By David Deputy, Chairman, Accounting Blockchain Coalition
I was asked an interesting question recently and wanted to share my thoughts with you. The question was:
How do you believe that blockchain can change the traditional format of recordkeeping and would it be possible to create real-time accounting?
I answered by saying that blockchain or distributed ledgers will not change many things involved with traditional recordkeeping.
For example, the foundation of accounting in the form of double entry bookkeeping; where A=L+OE representing a foundational balancing of books will remain as will the need for the accounting profession to look at economic fundamentals in determining the appropriate accounting treatment via the accrual method. However, the use of the term “triple entry bookkeeping” by blockchain enthusiasts is incorrect and strongly rejected by the accounting industry. Adding a public timestamp and hash anchor to a record does not equate to triple entry. In addition, that term was defined many years ago and relates to accounting for projections of future impacts of events. The term has nothing to do with blockchain.
What blockchain or distributed ledger will impact is the ability to share transactions records between parties, removing disputes and the bane of all accountants’ existence – reconciliations.
Rather than each of us having a siloed accounting database where we each record our respective representation of a transaction between us, we share a single distributed system that is kept in sync – a blockchain or distributed ledger technology. The transaction itself is shared, and the accounting built on top of it; think order entry and not general ledger here. The accounting on top of these transaction logs is still done from the perspective of each entity and still requires accounting judgement from human experts. The biggest impact may be the ability to reduce the need for reconciliations – a mundane and painful process as both parties can agree to the transaction and others can be looped in as well – think banks and tax regulators. In doing so this also allows us to agree to a digital representation of value and ownership thereof at any point in time. More than just digital currencies this can encompass a wide range of property rights (land or car titles, my personal browsing history/reputation, a loan, etc.). Then we can exchange them with third parties as there is much less risk that any parties in the transaction disagree with the state of the asset/right prior to its transfer. Finally, blockchain networks allow the transfer to benefit from nearly instantaneous execution, clearing and settlement w/out intermediaries.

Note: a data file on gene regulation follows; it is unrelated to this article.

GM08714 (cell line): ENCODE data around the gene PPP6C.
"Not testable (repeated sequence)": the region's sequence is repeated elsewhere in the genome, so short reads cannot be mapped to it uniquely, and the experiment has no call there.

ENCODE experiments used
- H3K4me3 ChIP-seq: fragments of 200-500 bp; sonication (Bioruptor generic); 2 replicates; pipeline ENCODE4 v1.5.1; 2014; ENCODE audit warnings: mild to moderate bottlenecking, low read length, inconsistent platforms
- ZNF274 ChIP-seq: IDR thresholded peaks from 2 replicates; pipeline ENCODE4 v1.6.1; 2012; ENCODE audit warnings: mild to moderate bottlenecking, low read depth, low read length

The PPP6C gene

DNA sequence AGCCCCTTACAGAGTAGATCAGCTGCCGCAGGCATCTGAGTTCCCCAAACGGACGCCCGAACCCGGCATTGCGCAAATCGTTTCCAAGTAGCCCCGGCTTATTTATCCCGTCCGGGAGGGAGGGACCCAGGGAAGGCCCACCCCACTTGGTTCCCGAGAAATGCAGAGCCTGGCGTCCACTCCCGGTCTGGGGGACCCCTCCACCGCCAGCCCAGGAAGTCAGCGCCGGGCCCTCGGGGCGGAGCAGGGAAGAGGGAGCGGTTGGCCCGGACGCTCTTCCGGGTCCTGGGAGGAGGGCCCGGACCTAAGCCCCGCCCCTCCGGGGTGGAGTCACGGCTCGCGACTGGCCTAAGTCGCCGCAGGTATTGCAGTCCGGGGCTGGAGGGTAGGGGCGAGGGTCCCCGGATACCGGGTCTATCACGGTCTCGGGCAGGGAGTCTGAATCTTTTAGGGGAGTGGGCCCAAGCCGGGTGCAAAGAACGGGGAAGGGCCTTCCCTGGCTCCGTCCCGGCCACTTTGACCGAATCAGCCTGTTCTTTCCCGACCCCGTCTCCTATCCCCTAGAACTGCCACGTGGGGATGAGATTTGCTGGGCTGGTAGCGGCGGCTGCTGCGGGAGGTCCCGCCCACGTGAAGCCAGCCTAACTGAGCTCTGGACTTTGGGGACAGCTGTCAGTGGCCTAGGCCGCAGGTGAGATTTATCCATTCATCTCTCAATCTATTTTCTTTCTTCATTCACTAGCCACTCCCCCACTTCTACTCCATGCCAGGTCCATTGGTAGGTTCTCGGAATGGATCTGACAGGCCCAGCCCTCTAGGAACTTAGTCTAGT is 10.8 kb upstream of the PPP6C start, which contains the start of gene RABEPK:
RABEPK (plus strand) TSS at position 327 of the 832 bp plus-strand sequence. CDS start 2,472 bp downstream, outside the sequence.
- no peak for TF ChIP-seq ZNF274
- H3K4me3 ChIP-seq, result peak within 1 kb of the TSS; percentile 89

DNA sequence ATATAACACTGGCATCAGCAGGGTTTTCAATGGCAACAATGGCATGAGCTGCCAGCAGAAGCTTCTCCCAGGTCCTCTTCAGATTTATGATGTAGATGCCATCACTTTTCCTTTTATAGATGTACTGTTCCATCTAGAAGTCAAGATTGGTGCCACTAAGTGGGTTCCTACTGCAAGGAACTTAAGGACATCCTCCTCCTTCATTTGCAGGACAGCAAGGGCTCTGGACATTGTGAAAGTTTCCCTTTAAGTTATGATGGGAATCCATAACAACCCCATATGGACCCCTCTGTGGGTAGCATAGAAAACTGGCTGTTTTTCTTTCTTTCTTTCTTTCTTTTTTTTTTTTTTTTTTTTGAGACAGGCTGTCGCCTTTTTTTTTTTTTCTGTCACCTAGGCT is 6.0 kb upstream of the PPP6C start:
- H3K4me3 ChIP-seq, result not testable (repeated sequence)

Questions like these are being addressed by ABC’s working groups such as the ABC Audit and Accounting Working Group chaired by Mark Li from BPM LLP. One of four ABC Working Groups, The Audit and Accounting Working Group reviews, discusses, documents, and shares best practices and guidelines on valuation and accounting treatment of digital assets, revenue recognition of digital assets, and asset classification.
I encourage you to find out more about our Working Groups and to get involved. In the meantime, please email us with your comments or questions about this blog to firstname.lastname@example.org. If you’d like to join ABC please follow this link for more information: https://members.accountingblockchain.net/default.aspx.